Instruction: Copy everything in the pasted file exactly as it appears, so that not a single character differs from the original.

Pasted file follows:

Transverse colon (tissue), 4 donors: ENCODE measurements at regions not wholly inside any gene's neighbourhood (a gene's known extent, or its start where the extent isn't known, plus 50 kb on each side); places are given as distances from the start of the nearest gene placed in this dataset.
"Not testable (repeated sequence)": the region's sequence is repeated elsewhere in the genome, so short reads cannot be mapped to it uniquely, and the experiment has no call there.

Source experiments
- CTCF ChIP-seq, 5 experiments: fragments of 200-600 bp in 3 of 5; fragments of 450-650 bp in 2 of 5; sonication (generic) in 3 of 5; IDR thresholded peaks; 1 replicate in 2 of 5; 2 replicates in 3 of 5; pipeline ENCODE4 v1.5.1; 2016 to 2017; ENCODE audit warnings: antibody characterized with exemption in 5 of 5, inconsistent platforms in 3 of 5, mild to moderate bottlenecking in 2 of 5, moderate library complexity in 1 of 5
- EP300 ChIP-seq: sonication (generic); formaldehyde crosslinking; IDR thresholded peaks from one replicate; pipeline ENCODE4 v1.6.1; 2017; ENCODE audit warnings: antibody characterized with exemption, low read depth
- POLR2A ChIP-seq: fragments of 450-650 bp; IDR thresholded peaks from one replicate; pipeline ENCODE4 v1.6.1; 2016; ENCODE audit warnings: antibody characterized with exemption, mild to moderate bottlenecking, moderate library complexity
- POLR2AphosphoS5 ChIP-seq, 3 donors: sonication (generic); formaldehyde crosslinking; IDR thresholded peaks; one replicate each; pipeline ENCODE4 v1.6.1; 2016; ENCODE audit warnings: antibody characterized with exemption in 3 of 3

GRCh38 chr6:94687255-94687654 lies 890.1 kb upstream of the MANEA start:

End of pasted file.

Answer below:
Transverse colon (tissue), 4 donors: ENCODE measurements at regions not wholly inside any gene's neighbourhood (a gene's known extent, or its start where the extent isn't known, plus 50 kb on each side); places are given as distances from the start of the nearest gene placed in this dataset.
"Not testable (repeated sequence)": the region's sequence is repeated elsewhere in the genome, so short reads cannot be mapped to it uniquely, and the experiment has no call there.

Source experiments
- CTCF ChIP-seq, 5 experiments: fragments of 200-600 bp in 3 of 5; fragments of 450-650 bp in 2 of 5; sonication (generic) in 3 of 5; IDR thresholded peaks; 1 replicate in 2 of 5; 2 replicates in 3 of 5; pipeline ENCODE4 v1.5.1; 2016 to 2017; ENCODE audit warnings: antibody characterized with exemption in 5 of 5, inconsistent platforms in 3 of 5, mild to moderate bottlenecking in 2 of 5, moderate library complexity in 1 of 5
- EP300 ChIP-seq: sonication (generic); formaldehyde crosslinking; IDR thresholded peaks from one replicate; pipeline ENCODE4 v1.6.1; 2017; ENCODE audit warnings: antibody characterized with exemption, low read depth
- POLR2A ChIP-seq: fragments of 450-650 bp; IDR thresholded peaks from one replicate; pipeline ENCODE4 v1.6.1; 2016; ENCODE audit warnings: antibody characterized with exemption, mild to moderate bottlenecking, moderate library complexity
- POLR2AphosphoS5 ChIP-seq, 3 donors: sonication (generic); formaldehyde crosslinking; IDR thresholded peaks; one replicate each; pipeline ENCODE4 v1.6.1; 2016; ENCODE audit warnings: antibody characterized with exemption in 3 of 3

GRCh38 chr6:94687255-94687654 lies 890.1 kb upstream of the MANEA start: